The basis of the modern human rights and democracy movements is the rejection of autocratic cultural traditions backed up by fear and force. The autocratic rule of kings was once justified, and staunchly defended, by religious authorities that claimed that kings and other ‘noblemen’ have a divine right to rule. Philosophers such as Edmund Burke argued that the doctrine of “the rights of man would lead to the utter subversion, not only of all government, in all modes, but all stable securities to rational freedom, and all the rules and principles of morality itself.”
 
 This kind of rhetoric is all too familiar, as it is still in our time used to oppose ‘women’s rights’ and ‘children’s rights’ by some religious authorities and secular writers who claim women’s and children’s rights are subversive of the moral order, a threat to family and social stability, and a violation of tradition.
 
 This cry against interference within ethnic and/or religious traditions is even raised to defend genital mutilation. Due to the challenge by women’s rights advocates around the world, some national leaders have condemned such practices, and a few international human rights organizations have taken a stand. But to date no major religious leader has taken a strong stand against this barbaric form of torture.
 
 Instead, some religious leaders still speak of the practice as an important cultural tradition. But surely no one today would dare to justify cannibalism or slavery (which were once also traditional practices in certain cultures) on cultural or traditional grounds.
 
 It is high time that the traditions of intimate violence against women and children be recognized for what they are: brutal practices to exert control through the infliction or fear of pain. It is also high time that this issue receives political as well as moral condemnation worldwide, if not for the sake of those directly affected, then because the connections between intimate and international violence today threaten us all.
 
 A Call to Action
 
 With the specter of biological or nuclear terrorism and warfare hanging over us, both religious and secular leaders have spoken out against international violence. But we also urgently need to hear their voices raised against the intimate violence that sparks, fuels, and refuels international violence.
 
 It has not been enough to say that intimate violence must stop because of the horrible damage it causes to the millions of children and women directly affected. Nor has it been enough to point to the massive economic and social costs of this violence, even though this too has been extensively documented.
 
 But if we do not address these cornerstones of violence and abuse, we will not have the foundations for a more equitable, peaceful, and sustainable future. Surely, if the connection between intimate violence and international violence becomes better understood, more will finally be done to end this terrible worldwide human scourge.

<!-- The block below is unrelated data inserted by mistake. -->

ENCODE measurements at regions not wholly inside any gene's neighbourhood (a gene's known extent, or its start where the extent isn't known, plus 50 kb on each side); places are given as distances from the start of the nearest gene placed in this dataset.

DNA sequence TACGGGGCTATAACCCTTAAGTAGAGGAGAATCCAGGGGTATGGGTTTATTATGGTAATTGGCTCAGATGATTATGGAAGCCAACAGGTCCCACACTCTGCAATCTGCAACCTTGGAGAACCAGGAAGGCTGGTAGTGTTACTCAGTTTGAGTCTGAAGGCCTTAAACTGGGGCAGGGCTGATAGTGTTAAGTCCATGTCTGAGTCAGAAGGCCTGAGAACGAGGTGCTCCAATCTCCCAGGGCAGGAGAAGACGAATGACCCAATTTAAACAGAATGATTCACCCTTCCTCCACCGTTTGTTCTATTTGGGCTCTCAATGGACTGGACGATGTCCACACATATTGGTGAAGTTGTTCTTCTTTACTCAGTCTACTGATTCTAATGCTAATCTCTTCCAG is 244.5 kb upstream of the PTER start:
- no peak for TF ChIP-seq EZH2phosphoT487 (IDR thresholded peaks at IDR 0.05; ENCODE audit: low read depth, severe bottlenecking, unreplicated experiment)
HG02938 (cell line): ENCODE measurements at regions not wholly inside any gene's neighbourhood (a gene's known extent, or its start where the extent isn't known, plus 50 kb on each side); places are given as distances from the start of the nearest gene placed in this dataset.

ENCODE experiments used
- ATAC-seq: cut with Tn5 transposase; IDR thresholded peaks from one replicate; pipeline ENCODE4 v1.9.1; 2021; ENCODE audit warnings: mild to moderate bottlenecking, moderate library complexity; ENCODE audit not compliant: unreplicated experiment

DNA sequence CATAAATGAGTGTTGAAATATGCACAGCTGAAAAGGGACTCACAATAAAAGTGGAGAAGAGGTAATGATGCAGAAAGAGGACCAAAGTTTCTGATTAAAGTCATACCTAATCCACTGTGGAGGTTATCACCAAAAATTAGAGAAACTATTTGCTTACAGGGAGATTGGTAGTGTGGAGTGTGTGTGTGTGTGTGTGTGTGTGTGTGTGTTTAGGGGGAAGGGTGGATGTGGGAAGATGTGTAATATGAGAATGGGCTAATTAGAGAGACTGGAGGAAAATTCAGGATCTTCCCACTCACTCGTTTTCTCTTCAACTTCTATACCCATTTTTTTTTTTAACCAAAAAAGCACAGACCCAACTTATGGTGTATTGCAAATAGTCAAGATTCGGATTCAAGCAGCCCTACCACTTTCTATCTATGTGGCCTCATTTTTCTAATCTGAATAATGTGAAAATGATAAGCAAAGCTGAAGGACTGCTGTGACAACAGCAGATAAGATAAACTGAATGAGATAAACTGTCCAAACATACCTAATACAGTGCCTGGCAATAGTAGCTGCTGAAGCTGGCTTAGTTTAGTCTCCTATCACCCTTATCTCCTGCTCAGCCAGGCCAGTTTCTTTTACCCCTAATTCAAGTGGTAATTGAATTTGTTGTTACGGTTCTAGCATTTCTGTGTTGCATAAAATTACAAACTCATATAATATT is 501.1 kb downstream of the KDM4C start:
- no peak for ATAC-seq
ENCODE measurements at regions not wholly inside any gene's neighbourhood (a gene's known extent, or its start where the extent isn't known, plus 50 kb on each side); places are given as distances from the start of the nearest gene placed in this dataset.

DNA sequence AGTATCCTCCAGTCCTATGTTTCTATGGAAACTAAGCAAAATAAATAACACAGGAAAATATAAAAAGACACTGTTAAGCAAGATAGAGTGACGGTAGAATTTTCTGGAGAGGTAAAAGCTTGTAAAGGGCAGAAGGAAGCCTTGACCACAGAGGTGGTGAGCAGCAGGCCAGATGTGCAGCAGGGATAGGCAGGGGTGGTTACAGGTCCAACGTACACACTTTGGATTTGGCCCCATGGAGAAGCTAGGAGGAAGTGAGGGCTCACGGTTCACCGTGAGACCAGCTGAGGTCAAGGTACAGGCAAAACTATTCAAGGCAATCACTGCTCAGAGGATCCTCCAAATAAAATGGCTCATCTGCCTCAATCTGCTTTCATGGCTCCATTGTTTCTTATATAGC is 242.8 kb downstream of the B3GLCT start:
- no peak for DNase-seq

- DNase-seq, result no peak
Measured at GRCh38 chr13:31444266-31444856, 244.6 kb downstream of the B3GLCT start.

The purpose of the Spiritual Alliance to Stop Intimate Violence (SAIV)* is to bring the link between intimate and international violence to the attention of policy makers and the public. Since the majority of people are religious, SAIV is also a call to spiritual leaders to spread the message that this violence will no longer be condoned. Religious leaders have moral authority. Their authority must be used to help end the epidemic of intimate violence that blights, and often takes, the lives of so many women and children, and that, unabated, will continue to undermine all efforts to create a more peaceful and just world.
 Intimate violence and international violence are as tightly bound together as the fingers of a clenched fist. Only if we vigorously oppose intimate violence and abuse, and teach relations based on mutual respect and caring rather than violence and domination in intimate relations, will we have the foundations for cultures of peace, as intimate violence provides a basic model for using force to impose one’s will.
 
 • Nobel Prize Laureate Betty Williams and I have launched (SAIV). For more information, please go to www.partnershipway.org
 
 
Riane Eisler’s bestseller The Chalice and The Blade has been translated into 19 languages. Her most recent book is The Power of Partnership, a guidebook for individual and social transformation that applies her research to personal and political action. A constitutional law expert and attorney in family law practice, and a cultural historian and evolutionary systems scientist, Dr. Eisler is President of the Center for Partnership Studies, is a founding member of the General Evolution Research Group, a fellow of the World Academy of Art and Science and the World Business Academy, and a member of the World Commission on Global Consciousness and Spirituality.